A study piloted in Denmark has suggested that inducing babies at 37 weeks can lower the risk of the baby dying or developing a serious health condition, such as cerebral palsy.
The research which was conducted over a 13 year period, and which analysed 770,926 births, found that there was a drop of 26 per cent in the cerebral palsy rate between 2002 and 2010 in babies that had been induced at 37 weeks.
Professor Ojvind Lidegaard, co-author of the study, from the University of Copenhagen, said “We have seen significant reductions in newborn asphyxia, neonatal mortality, macrosomia and peripheral nerve injuries.
“Another similar study we conducted recently also demonstrated a halving of stillbirths following the implementation of proactive labour induction practice.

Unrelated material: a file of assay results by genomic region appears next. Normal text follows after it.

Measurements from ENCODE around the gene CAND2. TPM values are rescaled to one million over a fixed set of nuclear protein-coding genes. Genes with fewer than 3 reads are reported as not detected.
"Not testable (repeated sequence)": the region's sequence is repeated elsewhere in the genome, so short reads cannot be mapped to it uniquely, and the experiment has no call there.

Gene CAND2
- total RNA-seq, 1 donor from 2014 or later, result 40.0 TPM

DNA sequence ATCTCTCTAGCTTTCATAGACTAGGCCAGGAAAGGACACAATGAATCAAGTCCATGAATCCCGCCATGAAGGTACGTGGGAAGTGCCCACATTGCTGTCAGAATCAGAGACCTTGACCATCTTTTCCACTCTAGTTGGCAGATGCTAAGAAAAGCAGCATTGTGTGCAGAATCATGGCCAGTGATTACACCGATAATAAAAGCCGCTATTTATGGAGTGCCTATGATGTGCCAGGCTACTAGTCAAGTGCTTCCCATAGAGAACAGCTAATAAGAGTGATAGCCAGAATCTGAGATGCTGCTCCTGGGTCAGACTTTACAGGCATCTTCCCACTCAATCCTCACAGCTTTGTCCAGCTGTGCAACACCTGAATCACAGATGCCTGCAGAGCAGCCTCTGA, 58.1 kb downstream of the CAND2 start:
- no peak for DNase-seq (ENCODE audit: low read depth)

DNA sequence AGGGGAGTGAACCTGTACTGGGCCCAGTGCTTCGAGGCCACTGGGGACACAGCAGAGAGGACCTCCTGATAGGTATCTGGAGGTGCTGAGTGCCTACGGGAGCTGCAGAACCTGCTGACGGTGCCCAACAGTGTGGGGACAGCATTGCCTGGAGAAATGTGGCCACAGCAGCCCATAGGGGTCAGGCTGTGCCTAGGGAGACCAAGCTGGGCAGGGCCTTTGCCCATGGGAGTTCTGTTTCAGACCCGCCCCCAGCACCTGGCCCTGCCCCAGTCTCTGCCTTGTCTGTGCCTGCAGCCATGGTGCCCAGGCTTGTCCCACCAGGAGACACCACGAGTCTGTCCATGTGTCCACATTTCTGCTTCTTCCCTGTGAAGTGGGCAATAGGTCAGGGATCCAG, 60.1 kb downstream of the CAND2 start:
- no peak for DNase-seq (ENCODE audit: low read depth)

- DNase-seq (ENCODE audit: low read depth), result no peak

“Our results therefore suggest an overall improvement in perinatal outcomes following a national change towards a proactive management of post-term pregnancy through labour induction.”
The findings were published in BJOG: An International Journal of Obstetrics and Gynaceology.
John Thorpe, BJOG’s editor-in-chief, said that further scrutiny was needed before the findings were implemented elsewhere.
“Labour induction is a simple intervention, but demands a closer surveillance during labour and hospital settings must be able to support such changes,” he said.
Originally posted by Tony May, partner/head of Clinical Negligence Department, Chadwick Lawrence LLP (firstname.lastname@example.org ), medical negligence lawyers and clinical negligence solicitors in Huddersfield, Leeds, Wakefield and Halifax, West Yorkshire.